Dan Brown Vs. History
Ross Douthat is one of my favorite columnists. He is one of the few conservative pundits who can envision a realistic template for a new Republican party that is more responsive to voters’ needs, while retaining its conservative principles. He is unapologetically and rationally pro-life, and orthodox member of the Catholic Church. He’s always a joy to read, and I was extremely happy to see that the New York Times had exhibited some rare good judgment and put him on its editorial page.
His latest column is interesting—it is unassailably correct, as far as it goes, but I can’t help but feel it is missing a part of a larger picture. The column examines the Dan Brown phenomenon, which has produced two monster bestsellers (The Da Vinci Code and Angels and Demons), and two hit movies.
Brown’s books are, apparently (I haven’t read them), thrillers that revolve around conspiracy theories, but you already knew that, given that almost everyone must have had some contact with the books. Brown acknowledges that his plots are fiction; the conspiracies, he maintains, are based on fact.
The theory in Angels and Demons involves the Illuminati, which in the Brownverse is apparently a secret organization dedicated to fighting religion (which is supposed to hate science) so that science can spread, although the real villain is an archconservative cardinal. The Da Vinci Code’s hook is the idea that Leonardo Da Vinci found out that Mary Magdalene and Jesus had a son, and that that knowledge is only revealed in a code based on Leonardo da Vinci’s works. Both ideas are wholly and obviously false, and no one with any taste or discrimination takes the books seriously. Unfortunately, that leaves a lot of people who lack either, and both books have become huge bestsellers, meaning that millions of people are being few what amounts to anti-Catholic propaganda.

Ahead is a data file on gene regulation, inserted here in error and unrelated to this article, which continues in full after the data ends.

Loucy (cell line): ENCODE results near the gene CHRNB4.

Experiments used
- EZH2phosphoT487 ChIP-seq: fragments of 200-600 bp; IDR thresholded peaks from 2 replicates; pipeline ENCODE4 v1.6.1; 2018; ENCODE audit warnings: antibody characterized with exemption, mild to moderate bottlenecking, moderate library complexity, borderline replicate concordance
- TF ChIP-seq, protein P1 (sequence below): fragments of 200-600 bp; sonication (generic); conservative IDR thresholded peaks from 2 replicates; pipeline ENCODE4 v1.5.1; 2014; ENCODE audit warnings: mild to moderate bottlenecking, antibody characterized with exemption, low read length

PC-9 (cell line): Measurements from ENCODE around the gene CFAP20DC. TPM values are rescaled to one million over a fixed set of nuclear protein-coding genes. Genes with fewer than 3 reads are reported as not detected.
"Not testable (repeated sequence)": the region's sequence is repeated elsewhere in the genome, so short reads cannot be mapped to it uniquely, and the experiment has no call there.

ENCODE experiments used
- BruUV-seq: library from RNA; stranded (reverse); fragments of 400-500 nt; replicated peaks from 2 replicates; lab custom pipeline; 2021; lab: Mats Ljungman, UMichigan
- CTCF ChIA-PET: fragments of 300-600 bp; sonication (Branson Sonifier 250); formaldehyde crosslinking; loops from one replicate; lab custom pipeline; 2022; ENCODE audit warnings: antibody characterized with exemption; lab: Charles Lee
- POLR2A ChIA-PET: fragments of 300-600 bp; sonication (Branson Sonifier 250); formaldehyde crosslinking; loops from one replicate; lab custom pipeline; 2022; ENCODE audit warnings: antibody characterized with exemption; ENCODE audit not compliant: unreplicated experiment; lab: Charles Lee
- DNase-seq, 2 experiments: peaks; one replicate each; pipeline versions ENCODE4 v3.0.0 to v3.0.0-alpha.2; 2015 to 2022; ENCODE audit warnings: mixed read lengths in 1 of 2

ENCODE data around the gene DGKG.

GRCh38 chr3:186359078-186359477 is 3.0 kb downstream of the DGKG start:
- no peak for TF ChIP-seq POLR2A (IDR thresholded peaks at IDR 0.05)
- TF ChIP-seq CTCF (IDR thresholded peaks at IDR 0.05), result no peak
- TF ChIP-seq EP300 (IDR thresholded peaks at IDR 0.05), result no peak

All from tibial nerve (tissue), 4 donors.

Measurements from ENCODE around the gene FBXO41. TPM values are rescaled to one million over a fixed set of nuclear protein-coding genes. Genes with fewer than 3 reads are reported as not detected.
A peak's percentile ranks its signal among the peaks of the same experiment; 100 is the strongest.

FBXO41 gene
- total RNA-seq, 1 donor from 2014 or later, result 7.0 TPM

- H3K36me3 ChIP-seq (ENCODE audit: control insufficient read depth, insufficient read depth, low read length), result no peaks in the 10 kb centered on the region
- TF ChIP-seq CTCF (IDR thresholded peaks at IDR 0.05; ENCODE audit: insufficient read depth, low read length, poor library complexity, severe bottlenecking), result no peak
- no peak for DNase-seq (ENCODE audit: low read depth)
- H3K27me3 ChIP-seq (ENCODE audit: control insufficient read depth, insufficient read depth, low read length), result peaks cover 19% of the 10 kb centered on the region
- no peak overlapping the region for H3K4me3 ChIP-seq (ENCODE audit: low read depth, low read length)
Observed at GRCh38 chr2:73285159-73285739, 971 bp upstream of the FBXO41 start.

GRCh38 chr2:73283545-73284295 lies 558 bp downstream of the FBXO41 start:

Douthat argues that Brown’s themes advocate a sort of do-it-yourself, nondemanding religion; the sort of spirituality practiced by those people who say that they’re spiritual, but not religious,” which is true. Douthat also argues that Brown’s books incite these kinds of beliefs, which is more debatable.
There are two sorts of people who read Brown’s books for their theology or history—people wishing for “comfort reading” in books that confirm what they already know (in much the same way especially hawkish conservatives watch Red Dawn for footage of Communists being massacred), and people who are intellectual lost causes who will believe anything they hear.
Brown isn’t driving either sort from traditional Christianity. The first kind would leave anyway—they boost Brown’s sales figures but in these cases he is simply preaching to the converted. The second sort would fall for conspiracy theories regardless of what Brown writes—if anything, if is fortunate that they fall for such easily and widely debunked ones.
Dan Brown’s works are indicators of American society’s attitudes towards religion—but they don’t shape it much. If they aren’t doing religion much good, they aren’t doing it very much in the way of real harm either. They attract only the already converted and the historically illiterate.
Brown’s books do as much or more damage, I think, to real history and art as they do religion. Of all the fascinating things to be found in the world of art, the Brown’s readers (and there are a lot of them) only learn about inane conspiracy theories.
And Brown’s writings are anti-intellectual as well—they ask readers to unquestioningly swallow ideas that ten minutes on Wikipedia would utterly debunk. The books are utterly irrational—yet Brown attempts to persuade his readers that the work done by legitimate historians is flawed, while the stuff dreamed up by conspiracy theorists is hard fact.
Dan Brown’s books might lead some people away from traditional Christianity—but they almost certainly lead many more away from legitimate history. The study of history might not be as important as the study of God—but it is still worth condemning Dan Brown’s abuses on this front.